said side pieces each having an upper recess defining the remainder of the thickness of the upper flange of the bobbin to be molded,
whereby said recess of said upper cavity piece will retain the bobbin being molded in position when said side pieces are moved outwardly.
6. The improvement of claim 4 further comprising:
a tungsten carbide upper cavity piece having a recess defining a portion of the thickness of the upper flange of the bobbin to be molded,
said side pieces each having an upper recess defining the remainder of the thickness of the upper flange of the bobbin to be molded,
whereby said recess of said upper cavity piece will retain the bobbin being molded in position when said side pieces are moved outwardly.
7. The improvement of claim 1 further comprising:
support-ejector pins positioned to abut against the under side of the runners created during molding, and
lost motion means to maintain said pins protracted against the runners during a pre-determined travel of the mold base on initial opening of the mold.
8. The improvement of claim 3 further comprising:
support-ejector pins positioned to abut against the under side of the runners created during molding, and
lost motion means to maintain said pins protracted against the runners during a pre-determined travel of the mold base on initial opening of the mold.
9. The improvement of claim 2 further comprising:
support-ejector pins positioned to abut against the under side of the runners created during molding,
lost motion means to maintain said pins protracted against the runners during a pre-determined travel of the mold base on initial opening of the mold, and
said pins and lost motion means being below the parting line.
10. The improvement of claim 4 further comprising:
support-ejector pins positioned to abut against the under side of the runners created during molding,
lost motion means to maintain said pins protracted against the runners during a pre-determined travel of the mold base on initial opening of the mold, and
said pins and lost motion means being below the parting line.
11. The improvement of claim 5 further comprising:
support-ejector pins positioned to abut against the under side of the runners created during molding,
lost motion means to maintain said pins protracted against the runners during a pre-determined travel of the mold base on initial opening of the mold, and
said pins and lost motion means being below the parting line.
12. The improvement of claim 6 further comprising:
support-ejector pins positioned to abut against the under side of the runners created during molding,
lost motion means to maintain said pins protracted against the runners during a pre-determined travel of the mold base on initial openings of the mold, and
said pins and lost motion means being below the parting line.
13. The improvement of claim 1 wherein:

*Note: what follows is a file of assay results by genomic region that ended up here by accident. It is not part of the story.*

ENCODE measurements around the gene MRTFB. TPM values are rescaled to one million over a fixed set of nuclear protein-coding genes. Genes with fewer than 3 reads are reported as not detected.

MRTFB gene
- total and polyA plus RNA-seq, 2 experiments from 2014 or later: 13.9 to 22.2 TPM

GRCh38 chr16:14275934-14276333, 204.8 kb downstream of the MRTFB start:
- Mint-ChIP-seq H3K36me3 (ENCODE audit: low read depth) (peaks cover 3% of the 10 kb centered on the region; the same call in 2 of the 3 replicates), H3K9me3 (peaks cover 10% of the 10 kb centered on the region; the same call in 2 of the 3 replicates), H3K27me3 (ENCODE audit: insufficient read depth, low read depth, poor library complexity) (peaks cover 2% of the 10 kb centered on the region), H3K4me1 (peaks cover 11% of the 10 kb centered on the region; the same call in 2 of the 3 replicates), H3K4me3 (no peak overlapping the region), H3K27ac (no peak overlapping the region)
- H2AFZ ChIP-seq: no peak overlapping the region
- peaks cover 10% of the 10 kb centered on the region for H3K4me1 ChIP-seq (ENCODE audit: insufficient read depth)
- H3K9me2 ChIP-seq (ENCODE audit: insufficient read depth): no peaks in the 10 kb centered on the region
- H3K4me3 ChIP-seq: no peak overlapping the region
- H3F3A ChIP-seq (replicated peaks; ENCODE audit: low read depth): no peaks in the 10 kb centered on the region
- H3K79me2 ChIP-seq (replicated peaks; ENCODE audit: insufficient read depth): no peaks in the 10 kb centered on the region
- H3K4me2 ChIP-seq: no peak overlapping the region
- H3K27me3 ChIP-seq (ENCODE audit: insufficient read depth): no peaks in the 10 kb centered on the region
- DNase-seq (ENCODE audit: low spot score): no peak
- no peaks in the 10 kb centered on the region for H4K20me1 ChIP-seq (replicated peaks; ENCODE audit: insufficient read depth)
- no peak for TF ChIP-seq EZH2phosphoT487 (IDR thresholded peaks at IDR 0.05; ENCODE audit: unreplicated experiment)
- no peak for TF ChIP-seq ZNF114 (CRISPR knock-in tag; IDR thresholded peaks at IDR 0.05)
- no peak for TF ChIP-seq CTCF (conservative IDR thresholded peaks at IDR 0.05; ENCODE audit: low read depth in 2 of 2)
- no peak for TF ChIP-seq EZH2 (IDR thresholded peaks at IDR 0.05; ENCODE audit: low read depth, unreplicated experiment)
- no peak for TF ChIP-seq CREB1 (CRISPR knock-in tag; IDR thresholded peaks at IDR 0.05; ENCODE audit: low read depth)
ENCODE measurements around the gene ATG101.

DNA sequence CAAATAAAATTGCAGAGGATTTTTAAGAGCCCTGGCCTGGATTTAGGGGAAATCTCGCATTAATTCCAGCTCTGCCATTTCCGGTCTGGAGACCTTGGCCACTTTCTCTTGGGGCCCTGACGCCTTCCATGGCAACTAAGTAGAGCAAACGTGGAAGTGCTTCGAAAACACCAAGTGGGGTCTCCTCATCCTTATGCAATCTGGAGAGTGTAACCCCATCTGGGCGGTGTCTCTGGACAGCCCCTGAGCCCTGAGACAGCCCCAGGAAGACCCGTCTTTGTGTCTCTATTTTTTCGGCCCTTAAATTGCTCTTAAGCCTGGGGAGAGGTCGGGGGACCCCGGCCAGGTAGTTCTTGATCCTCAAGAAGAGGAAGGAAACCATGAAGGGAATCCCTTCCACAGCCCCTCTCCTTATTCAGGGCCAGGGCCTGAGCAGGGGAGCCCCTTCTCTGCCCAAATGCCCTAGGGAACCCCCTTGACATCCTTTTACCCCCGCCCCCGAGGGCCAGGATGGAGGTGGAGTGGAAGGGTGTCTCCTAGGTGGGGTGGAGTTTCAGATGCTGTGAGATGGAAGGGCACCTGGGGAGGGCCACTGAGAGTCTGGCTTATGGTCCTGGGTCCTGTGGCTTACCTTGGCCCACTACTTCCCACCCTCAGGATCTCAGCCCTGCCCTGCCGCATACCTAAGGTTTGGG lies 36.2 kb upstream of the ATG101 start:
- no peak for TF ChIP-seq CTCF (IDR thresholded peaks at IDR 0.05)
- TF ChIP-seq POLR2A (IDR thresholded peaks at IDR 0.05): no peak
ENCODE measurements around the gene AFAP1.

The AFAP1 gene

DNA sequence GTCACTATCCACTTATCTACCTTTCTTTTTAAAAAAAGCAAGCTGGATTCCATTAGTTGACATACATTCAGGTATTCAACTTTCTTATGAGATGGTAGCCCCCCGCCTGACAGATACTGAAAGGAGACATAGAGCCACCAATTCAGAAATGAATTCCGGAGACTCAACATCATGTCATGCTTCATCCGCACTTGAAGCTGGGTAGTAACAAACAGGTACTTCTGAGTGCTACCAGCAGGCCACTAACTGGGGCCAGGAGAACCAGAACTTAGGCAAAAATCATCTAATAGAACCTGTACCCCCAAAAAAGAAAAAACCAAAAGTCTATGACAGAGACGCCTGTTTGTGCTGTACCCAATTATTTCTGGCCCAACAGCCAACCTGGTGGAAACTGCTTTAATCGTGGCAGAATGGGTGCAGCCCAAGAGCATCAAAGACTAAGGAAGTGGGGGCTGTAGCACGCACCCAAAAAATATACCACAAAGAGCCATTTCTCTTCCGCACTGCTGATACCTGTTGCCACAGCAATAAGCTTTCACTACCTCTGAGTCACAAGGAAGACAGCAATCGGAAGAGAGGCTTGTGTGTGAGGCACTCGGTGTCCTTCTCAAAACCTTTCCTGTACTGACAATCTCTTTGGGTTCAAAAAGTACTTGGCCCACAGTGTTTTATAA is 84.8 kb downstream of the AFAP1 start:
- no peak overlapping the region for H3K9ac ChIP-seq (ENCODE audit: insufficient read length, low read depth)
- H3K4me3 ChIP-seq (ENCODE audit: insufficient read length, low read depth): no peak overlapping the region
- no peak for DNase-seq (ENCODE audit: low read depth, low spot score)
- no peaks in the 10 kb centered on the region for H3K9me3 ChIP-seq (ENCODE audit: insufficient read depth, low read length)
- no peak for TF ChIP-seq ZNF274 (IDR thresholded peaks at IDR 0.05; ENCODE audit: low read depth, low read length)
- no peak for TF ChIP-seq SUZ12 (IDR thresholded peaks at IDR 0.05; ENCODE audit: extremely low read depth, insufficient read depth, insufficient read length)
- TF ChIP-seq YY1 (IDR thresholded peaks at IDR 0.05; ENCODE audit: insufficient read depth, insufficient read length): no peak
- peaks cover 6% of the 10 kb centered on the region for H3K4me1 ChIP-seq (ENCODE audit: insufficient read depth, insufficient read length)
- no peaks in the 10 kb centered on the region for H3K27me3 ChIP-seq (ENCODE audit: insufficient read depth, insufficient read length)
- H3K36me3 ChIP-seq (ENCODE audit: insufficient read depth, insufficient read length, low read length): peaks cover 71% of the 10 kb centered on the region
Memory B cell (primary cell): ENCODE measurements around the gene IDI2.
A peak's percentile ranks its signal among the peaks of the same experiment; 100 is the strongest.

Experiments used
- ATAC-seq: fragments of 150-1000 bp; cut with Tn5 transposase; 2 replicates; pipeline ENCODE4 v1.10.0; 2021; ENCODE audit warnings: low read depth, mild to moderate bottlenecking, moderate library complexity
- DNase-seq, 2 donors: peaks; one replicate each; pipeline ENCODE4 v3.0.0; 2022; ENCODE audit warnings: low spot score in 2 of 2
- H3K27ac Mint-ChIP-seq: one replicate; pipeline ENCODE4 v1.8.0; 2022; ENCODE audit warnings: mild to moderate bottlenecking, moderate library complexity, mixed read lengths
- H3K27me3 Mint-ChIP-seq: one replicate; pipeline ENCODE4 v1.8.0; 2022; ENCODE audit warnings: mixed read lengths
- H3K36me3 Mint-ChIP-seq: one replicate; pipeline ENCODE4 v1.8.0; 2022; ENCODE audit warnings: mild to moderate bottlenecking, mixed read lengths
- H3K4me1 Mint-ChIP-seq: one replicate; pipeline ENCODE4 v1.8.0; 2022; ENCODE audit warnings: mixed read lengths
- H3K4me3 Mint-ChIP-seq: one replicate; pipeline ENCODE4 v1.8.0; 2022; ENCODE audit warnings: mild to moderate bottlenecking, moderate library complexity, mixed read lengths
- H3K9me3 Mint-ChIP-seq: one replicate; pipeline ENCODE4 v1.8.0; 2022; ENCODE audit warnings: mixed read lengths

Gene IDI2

The volume of a first one of said first set of support elements is substantially greater than the volume of the one of said mold cavity pieces in contact with said first one of said support elements.
14. The improvement of claim 2 wherein:
The volume of a first one of said first set of support elements is substantially greater than the volume of the one of said mold cavity pieces in contact with said first one of said support elements.
15. The improvement of claim 3 wherein:
The volume of said second one of said first set of support elements is substantially greater than the volume of the one of said mold cavity pieces in contact with said second one of said support elements.
16. The improvement of claim 4 wherein:
The volume of said second one of said first set of support elements is substantially greater than the volume of the one of said mold cavity pieces in contact with said second one of said support elements.
17. The improvement of claim 5 wherein:
The volume of a first one of said first set of support elements is substantially greater than the the volume of the one of said mold cavity pieces in contact with said first one of said support elements.
18. The improvement of claim 6 wherein:
The volume of said second one of said first set of support elements is substantially greater than the volume of the one of said mold cavity pieces in contact with said second one of said support elements.
19. The improvement of claim 7 wherein:
The volume of a first one of said first set of support elements is substantially greater than the volume of the one of said mold cavity pieces in contact with said first one of said support elements.
20. The improvement of claim 10 wherein:
The volume of said second one of said first set of support elements is substantially greater than the volume of the one of said mold cavity pieces in contact with said second one of said support elements.